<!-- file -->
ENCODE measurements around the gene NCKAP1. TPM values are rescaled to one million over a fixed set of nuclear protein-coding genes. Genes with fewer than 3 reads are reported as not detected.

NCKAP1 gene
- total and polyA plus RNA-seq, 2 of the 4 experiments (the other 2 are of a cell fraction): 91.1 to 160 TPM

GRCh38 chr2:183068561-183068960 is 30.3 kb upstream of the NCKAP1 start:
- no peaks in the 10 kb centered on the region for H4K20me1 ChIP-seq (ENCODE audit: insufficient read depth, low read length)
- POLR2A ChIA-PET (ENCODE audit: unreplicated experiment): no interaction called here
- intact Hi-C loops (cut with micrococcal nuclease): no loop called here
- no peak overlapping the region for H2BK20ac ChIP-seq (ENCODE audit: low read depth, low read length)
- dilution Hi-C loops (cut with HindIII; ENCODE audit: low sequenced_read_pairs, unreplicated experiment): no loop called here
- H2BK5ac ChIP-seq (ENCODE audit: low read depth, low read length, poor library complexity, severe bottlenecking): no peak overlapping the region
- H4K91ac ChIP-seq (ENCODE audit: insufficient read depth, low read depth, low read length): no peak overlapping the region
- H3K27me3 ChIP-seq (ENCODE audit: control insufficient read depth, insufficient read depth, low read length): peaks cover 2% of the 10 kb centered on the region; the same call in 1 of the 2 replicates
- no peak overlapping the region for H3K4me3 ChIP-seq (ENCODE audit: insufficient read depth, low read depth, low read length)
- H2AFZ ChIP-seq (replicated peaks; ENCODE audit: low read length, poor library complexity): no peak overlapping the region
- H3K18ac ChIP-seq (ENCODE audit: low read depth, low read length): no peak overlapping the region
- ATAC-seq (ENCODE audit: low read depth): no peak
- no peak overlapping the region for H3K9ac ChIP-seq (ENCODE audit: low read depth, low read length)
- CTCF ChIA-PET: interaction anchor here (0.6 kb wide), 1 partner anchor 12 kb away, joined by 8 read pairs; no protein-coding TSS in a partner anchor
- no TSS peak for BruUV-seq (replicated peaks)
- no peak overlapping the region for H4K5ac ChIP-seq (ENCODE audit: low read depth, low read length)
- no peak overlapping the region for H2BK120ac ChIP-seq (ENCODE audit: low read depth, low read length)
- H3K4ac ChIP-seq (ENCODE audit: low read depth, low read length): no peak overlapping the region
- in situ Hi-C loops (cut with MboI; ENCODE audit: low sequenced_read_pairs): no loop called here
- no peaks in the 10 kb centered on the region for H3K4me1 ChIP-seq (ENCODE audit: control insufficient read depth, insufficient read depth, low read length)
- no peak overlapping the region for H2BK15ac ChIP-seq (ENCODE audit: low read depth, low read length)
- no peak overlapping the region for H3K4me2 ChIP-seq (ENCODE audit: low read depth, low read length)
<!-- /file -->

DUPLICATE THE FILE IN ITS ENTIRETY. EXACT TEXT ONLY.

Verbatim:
ENCODE measurements around the gene NCKAP1. TPM values are rescaled to one million over a fixed set of nuclear protein-coding genes. Genes with fewer than 3 reads are reported as not detected.

NCKAP1 gene
- total and polyA plus RNA-seq, 2 of the 4 experiments (the other 2 are of a cell fraction): 91.1 to 160 TPM

GRCh38 chr2:183068561-183068960 is 30.3 kb upstream of the NCKAP1 start:
- no peaks in the 10 kb centered on the region for H4K20me1 ChIP-seq (ENCODE audit: insufficient read depth, low read length)
- POLR2A ChIA-PET (ENCODE audit: unreplicated experiment): no interaction called here
- intact Hi-C loops (cut with micrococcal nuclease): no loop called here
- no peak overlapping the region for H2BK20ac ChIP-seq (ENCODE audit: low read depth, low read length)
- dilution Hi-C loops (cut with HindIII; ENCODE audit: low sequenced_read_pairs, unreplicated experiment): no loop called here
- H2BK5ac ChIP-seq (ENCODE audit: low read depth, low read length, poor library complexity, severe bottlenecking): no peak overlapping the region
- H4K91ac ChIP-seq (ENCODE audit: insufficient read depth, low read depth, low read length): no peak overlapping the region
- H3K27me3 ChIP-seq (ENCODE audit: control insufficient read depth, insufficient read depth, low read length): peaks cover 2% of the 10 kb centered on the region; the same call in 1 of the 2 replicates
- no peak overlapping the region for H3K4me3 ChIP-seq (ENCODE audit: insufficient read depth, low read depth, low read length)
- H2AFZ ChIP-seq (replicated peaks; ENCODE audit: low read length, poor library complexity): no peak overlapping the region
- H3K18ac ChIP-seq (ENCODE audit: low read depth, low read length): no peak overlapping the region
- ATAC-seq (ENCODE audit: low read depth): no peak
- no peak overlapping the region for H3K9ac ChIP-seq (ENCODE audit: low read depth, low read length)
- CTCF ChIA-PET: interaction anchor here (0.6 kb wide), 1 partner anchor 12 kb away, joined by 8 read pairs; no protein-coding TSS in a partner anchor
- no TSS peak for BruUV-seq (replicated peaks)
- no peak overlapping the region for H4K5ac ChIP-seq (ENCODE audit: low read depth, low read length)
- no peak overlapping the region for H2BK120ac ChIP-seq (ENCODE audit: low read depth, low read length)
- H3K4ac ChIP-seq (ENCODE audit: low read depth, low read length): no peak overlapping the region
- in situ Hi-C loops (cut with MboI; ENCODE audit: low sequenced_read_pairs): no loop called here
- no peaks in the 10 kb centered on the region for H3K4me1 ChIP-seq (ENCODE audit: control insufficient read depth, insufficient read depth, low read length)
- no peak overlapping the region for H2BK15ac ChIP-seq (ENCODE audit: low read depth, low read length)
- no peak overlapping the region for H3K4me2 ChIP-seq (ENCODE audit: low read depth, low read length)